The Mission of Operation Song: Military Veterans Seek Solace in Songwriting

Bob Regan leads the troops at Fort Campbell, Tennessee. Photo by Jack Russell.

A white-haired man with a guitar walks into a conference room at Fort Campbell, Tennessee and greets a group of assembled veterans. He’s five minutes early, but they’re already clearly settled in, waiting for him. As he sits down and sets up, others come into the room. One vet, ballcap backwards, enters from the courtyard and apologizes half-jokingly for being two minutes late, says the doctor told him he should try to get some extra Vitamin D. A woman walks in after, child in tow (not hers, she’s quick to point out, kid’s her “battle buddy’s daughter”) and sits next to the chaplain. Now that everybody’s present and accounted for, Operation Song commences.

Bob Regan is a name you may have heard before. He’s the former president and legislative chair of the Nashville Songwriters Association International, a several-time Grammy and Dove award nominee, and an 11-time ASCAP Most Performed Song Award winner. He’s had hundreds of songs cut with major-label artists, and his list of accolades could go on, but let’s stop it here: ten years ago, Bob founded Operation Song. After touring overseas bases across three continents with the Nashville Songwriters Band, playing for the soldiers stationed there, Regan began to realize what music could do for them. On some bases, the band would put a sign outside their quarters announcing “The Songwriter Is In,” playing for and with anyone who stopped by. After returning to Nashville, Regan set out to start an organization that would pair veterans with seasoned songwriters to “empower veterans and active duty military to tell their stories through the process of songwriting.” Over the past three years, the organization has worked with over 150 military personnel and established weekly workshops and retreats across the country.

You have to be really empathetic,” Regan says. “Some of these guys come back with these unbelievable stories. You need to be three-fourths therapist and one-fourth songwriter, but that one-fourth songwriter needs to be pretty damn good.”

Operation Song has kept Regan busy this year. He’s recorded over 200 songs for the program in his home studio. He’s not working alone by any means, music therapist Tina Haynes and others have provided invaluable help to the organization, but the most difficult part of operating and expanding OS has been finding writers outside of entertainment hubs like L.A. or Nashville. Veterans all over the country would benefit from this program and if you, the reader, are interested in offering your songwriting services, you can visit to get involved.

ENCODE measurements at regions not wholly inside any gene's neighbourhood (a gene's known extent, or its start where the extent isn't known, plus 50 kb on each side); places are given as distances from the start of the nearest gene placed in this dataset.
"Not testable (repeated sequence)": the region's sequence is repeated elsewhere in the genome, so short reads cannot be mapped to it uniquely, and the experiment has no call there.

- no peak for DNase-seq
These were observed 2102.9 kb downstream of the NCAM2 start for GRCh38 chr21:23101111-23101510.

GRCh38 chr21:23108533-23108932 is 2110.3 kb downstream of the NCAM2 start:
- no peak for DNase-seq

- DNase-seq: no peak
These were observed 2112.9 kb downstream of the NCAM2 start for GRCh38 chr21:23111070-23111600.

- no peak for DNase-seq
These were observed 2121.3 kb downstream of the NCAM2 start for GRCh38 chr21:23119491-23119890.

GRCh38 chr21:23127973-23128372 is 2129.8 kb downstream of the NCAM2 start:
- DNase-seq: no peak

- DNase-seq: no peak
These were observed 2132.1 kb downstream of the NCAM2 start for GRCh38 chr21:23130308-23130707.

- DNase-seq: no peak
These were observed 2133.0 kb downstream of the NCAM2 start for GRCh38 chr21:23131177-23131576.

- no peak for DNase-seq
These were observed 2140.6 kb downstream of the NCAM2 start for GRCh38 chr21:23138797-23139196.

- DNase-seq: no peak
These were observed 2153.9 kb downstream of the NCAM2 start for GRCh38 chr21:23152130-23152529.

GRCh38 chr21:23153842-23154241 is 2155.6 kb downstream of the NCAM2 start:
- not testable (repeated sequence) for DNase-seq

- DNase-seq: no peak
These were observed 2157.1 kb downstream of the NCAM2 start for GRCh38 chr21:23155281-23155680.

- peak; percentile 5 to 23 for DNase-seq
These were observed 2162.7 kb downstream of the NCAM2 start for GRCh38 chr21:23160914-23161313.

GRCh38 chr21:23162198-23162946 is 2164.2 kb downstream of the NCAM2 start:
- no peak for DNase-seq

“The main goal at the end of it is for the veteran to come away with a song that they feel like, ‘This is mine, this is my story,’” says Regan. “If it didn’t work, I wouldn’t keep doing it. But it works.”

Back in the workshop, the vets and Bob start to tune their guitars. Technical questions are asked and answered. Someone begins to play “Free Fallin’” by Tom Petty and soon everyone’s singing. Afterwards, in casual conversation, someone brings up war memorials and the group gets to talking about what kind of national monument should commemorate veterans of the Iraq War. One vet suggests putting up a wall for the dead U.S. soldiers in Iraq and Afghanistan, who were asked to fight a war they couldn’t win. Another points out that a proper monument should recognize injuries and casualties, not just those killed in action. 

Bob is listening the entire time. He begins typing. While the vets are talking, he writes a few lines, figures out a melody, then, when the conversation lulls, he plays it for them, fully formed. Heads nod in approval. After Bob stops, a vet suggests a change, a different rhyme in the second line. Bob nods and makes the adjustment. Another veteran suggests they replace a few words to keep the tone more uniform. As the song begins to take a more morbid turn, people remember there’s a child at the table. “She ain’t paying attention,” says one of the vets, as the kid hides behind Specialist Jonita Larry’s chair. “She’s thinkin of candy canes and mushroom clouds.”

After serving in Afghanistan, Spc. Jonita Larry returned stateside and took part in Fort Campbell’s SOAR (Songs of Acoustic Recovery) program, which provides wounded warriors with an opportunity to learn guitar fundamentals in a comfortable jam session setting. On a weekend retreat with SOAR, she met Regan and became involved with Operation Song. Since then, she’s gone to several meetings and has become one of the program’s biggest advocates.

I’ve seen soldiers give their entirety to the military and walk away worn in every way,” says Larry. “The physical pain can permanently complicate health and the quality of life. But the emotional pain is disabling in many unseen and complex ways. For some, the unseen wounds continue unaddressed until they have become so deeply rooted they manifest in any place they can – addiction, relationships and coincidentally, more health problems … I have found Operation Song to be an outlet that is constructive, beautiful and fulfilling. The best part is that something so personal and even painful at times has opened the door to openness, vulnerability, laughter and ultimately strength.”

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